A nice quality of Madrid is its abundance of parks and open spaces.  A notable park is the Parque del Retiro, a large green space in the centre of Madrid.  The park is home to a large lake with the backdrop of the Alonso XII monument, where you are able to hire rowing boats.  Numerous cafés and ice cream stalls can be found around the park, which I came to appreciate in the afternoon heat!  Two other pretty, but rather less busy parks are the Campo del Moro gardens behind the Palacio Réal, and the Parque de la Montaña around the Temple of Debod.


The Temple of Debod in Parque de la Montana

Madrid is a city of rich culture and cuisine.  Cafés, restaurants and bars ‘cervecerías’ are abundant across the city; wherever you are in Madrid you will be spoilt for choice!  The people of Madrid, madrileños, enjoy sitting outside in the squares enjoying beer and tapas.  International cuisine can be found widely, however the vast majority of restaurants serve authentic Spanish food.  A popular breakfast in Madrid is ‘chocolate con churros’ – thick hot chocolate with sticks of deep fried batter, which can be found in most cafés.  Cultural attractions include the Museo del Prado, and the Reina Sofia art galleries, along with many other museums.  Football is very important to the people of Madrid; evidence of this can be seen in bars, shops and on billboards across the city.  Any souvenir shop you visit in Madrid is sure to be filled with football merchandise!  Madrid’s two highest ranking football clubs are the world famous Réal Madrid and Atlético Madrid.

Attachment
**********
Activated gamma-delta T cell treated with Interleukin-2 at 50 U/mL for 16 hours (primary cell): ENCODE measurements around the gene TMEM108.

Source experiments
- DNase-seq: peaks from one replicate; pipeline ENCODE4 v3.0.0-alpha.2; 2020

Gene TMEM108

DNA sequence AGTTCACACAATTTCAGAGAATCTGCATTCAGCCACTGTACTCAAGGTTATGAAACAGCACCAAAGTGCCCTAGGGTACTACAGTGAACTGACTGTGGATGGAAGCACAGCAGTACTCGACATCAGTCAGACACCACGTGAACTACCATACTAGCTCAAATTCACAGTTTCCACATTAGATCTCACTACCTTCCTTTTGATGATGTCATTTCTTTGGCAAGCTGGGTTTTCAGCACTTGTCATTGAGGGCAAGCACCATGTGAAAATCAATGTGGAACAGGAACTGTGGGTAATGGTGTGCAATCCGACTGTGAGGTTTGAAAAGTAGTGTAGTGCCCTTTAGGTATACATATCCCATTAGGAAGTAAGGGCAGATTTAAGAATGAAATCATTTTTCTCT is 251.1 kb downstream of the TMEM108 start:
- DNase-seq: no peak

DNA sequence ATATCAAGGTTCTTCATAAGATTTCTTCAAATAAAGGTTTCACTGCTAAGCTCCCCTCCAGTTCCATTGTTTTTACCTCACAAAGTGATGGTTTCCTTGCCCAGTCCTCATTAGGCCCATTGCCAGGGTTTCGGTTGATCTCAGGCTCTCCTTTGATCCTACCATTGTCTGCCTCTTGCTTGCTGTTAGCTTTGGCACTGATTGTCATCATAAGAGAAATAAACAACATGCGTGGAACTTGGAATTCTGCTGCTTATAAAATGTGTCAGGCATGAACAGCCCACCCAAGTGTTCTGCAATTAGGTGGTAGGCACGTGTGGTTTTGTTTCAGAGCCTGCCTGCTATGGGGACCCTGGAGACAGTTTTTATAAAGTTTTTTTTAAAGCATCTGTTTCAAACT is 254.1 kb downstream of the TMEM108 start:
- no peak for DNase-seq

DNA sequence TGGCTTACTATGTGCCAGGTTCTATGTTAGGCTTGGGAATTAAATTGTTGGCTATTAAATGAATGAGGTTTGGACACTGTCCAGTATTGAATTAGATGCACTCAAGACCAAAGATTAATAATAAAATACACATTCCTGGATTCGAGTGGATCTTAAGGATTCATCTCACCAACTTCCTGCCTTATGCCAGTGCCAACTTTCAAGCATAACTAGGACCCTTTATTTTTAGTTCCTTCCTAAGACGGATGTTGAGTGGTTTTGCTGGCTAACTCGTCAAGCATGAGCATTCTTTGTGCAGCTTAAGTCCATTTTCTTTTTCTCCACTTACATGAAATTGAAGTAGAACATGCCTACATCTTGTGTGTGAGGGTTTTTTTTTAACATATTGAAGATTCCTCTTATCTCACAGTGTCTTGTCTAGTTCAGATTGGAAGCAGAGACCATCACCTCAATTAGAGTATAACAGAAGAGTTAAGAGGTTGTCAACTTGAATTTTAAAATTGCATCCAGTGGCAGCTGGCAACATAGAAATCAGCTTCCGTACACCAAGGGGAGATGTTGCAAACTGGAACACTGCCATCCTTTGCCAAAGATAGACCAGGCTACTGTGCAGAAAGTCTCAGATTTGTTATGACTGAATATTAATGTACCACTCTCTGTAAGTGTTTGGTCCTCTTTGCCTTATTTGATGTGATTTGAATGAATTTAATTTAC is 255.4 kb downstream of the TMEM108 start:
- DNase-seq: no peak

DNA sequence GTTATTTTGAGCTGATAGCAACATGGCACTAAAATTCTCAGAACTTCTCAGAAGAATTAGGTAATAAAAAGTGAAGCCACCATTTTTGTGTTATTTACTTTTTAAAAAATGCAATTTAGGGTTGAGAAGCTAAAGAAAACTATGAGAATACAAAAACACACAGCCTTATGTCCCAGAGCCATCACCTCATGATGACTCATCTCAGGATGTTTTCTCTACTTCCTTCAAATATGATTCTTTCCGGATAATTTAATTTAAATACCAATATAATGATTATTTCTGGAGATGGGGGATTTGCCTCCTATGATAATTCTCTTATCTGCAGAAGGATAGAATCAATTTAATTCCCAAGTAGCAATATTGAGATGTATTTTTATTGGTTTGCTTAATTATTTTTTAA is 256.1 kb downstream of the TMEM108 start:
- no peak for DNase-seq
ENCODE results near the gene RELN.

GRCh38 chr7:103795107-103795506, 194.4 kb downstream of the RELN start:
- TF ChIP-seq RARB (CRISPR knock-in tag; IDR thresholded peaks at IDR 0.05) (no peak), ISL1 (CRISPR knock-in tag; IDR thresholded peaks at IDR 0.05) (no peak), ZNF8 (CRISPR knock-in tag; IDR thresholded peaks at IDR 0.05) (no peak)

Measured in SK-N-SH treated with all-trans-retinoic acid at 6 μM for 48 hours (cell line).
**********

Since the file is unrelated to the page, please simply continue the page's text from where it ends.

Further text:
To those who fancy travelling outside of Madrid, I would strongly recommend a daytrip to the medieval city of Toledo, designated a world heritage site by UNESCO in 1986.  Toledo is a very attractive hilltop city, giving visitors the feeling of stepping back in time.  Despite being the historic Spanish capital, Toledo is much smaller and quieter than Madrid, which I found to be a refreshing break from the busy city atmosphere.  Attractions include the Alcázar fortress, the cathedral, the old city hall and the historic narrow streets.  A walk along the banks of the Rio Tajo from the San Martín bridge is a pleasant way see the surrounding countryside. Toledo is easily reached by train from Madrid, with a direct high speed train from Madrid’s Atocha station taking just 30 minutes.


Alcazar fortress in Toledo

Despite it's location in western Europe, I found Madrid to be quite a budget-friendly city.  Beds in hostel dorms generally cost between EUR 10-15 and a main course in a mid range restaurant should cost around EUR 10-15, but tapas bars are everywhere and offer a cheap and fun alternative.  Avoid restaurants in main squares and tourist zones as these tend to be hugely overpriced and unauthentic.  Public transport is fast and reliable in Madrid - the easiest way to get around the city is to use the Metro.  Single tickets cost between 1.50 and 2 EUR depending on the length of the journey although travel cards work out cheaper for longer stays.  Sunshine is pretty much guaranteed in the summer months but the heat can become oppressive.  Perhaps the best times to visit are in the Spring and early Autumn, when the temperatures are more comfortable.

I've given Madrid the maximum 'backpackability' score of 5, meaning it is very well suited to backpackers and budget travellers.  Madrid is a beautiful, fascinating and very fun city, which will certainly win your heart.

Have you been to Madrid, or thinking of going?  Let me know in the comments below!

Elis Griffiths. x